In the United States, we need to work with the liberal elements, who are the majority in the Jewish community, and with the Democratic Party, to encourage Biden to take an assertive initiative to resolve the conflict, and give him backing if he does. It is clear that a Biden administration will have many challenges at home: overcoming the pandemic, rebuilding the economy, and dealing with China and Russia, but we must ensure that we have partners in raising the Palestinian issue to the agenda.
A bipartisan consensus must also be created, which will include moderate elements in the Republican Party, around the elements in the Trump plan that are worth promoting and that actually won the support of the Right, when the Trump plan was adopted: a two-state solution, a Palestinian capital in east Jerusalem (even if the Trump plan discusses marginal neighborhoods), connection between Gaza and the West Bank, and exchange of territories as part of the agreement.
It is important to work with those close to Biden to make it clear that there is no need to reinvent the wheel. There are enough existing plans (Geneva Accords, Gen. Allen’s security plan). What is needed is political determination and smart conduct in front of the Israeli public in a way that allows us to “embrace and push” at the same time to achieve a meaningful result.
International action to create such a pro-peace coalition will also affect Israeli politics. The Israeli public will be affected by the insight that there is no longer American backing for every whim of the Israeli Right or Evangelical Christian Right in the US, and that our new friendships in the Gulf – as well as the old ones in Europe and in the Democratic Party in the US – are preparing to advance the two-state solution.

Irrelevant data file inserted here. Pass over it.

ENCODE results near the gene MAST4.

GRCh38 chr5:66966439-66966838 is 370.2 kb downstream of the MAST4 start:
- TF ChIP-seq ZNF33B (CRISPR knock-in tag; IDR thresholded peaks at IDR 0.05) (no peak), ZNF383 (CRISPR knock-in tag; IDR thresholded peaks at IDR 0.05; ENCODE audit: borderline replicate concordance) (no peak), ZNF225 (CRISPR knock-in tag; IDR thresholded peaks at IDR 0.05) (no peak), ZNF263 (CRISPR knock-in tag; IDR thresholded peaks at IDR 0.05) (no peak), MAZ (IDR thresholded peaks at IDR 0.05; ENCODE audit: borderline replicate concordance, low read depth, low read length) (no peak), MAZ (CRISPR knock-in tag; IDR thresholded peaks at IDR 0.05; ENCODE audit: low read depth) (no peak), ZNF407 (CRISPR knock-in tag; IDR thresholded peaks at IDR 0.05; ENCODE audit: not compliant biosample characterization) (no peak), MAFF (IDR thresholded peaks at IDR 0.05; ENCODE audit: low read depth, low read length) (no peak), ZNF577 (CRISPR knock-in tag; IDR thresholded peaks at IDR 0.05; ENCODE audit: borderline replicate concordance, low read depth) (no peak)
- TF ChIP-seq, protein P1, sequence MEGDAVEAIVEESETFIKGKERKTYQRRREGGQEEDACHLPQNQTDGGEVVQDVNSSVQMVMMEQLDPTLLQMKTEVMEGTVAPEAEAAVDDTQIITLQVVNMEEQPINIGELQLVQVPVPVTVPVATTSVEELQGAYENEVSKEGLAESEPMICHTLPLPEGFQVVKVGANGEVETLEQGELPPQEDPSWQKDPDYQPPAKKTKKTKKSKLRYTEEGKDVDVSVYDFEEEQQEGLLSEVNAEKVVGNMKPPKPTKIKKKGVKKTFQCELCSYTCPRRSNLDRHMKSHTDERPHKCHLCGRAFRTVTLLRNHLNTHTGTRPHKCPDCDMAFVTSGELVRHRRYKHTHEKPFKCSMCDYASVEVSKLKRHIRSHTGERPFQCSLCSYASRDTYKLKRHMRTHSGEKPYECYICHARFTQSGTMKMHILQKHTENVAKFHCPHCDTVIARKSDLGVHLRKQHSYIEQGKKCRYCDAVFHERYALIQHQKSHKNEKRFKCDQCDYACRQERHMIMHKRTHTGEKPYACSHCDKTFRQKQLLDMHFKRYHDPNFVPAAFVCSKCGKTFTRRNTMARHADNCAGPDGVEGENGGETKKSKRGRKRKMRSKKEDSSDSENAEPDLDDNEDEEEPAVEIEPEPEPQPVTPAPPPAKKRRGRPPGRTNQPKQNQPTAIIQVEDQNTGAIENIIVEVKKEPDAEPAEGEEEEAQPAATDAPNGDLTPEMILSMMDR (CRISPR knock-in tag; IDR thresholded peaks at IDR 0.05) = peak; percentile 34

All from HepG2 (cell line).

The positive signs from the US of a Democratic win must also bring us new energy. We must not be paralyzed by the trauma from 2016, and we must not wait until the new administration is established. We must act now, and the sooner the better.
The writer is a former diplomat and foreign policy adviser to president Shimon Peres, a current senior adviser for international affairs at the Peres Center for Peace and Innovation, and a member of the board of the Mitvim regional foreign policy think tank and the steering committee of the Geneva Initiative. He served at the Israeli Embassy in Washington, DC, and as consul general to New England.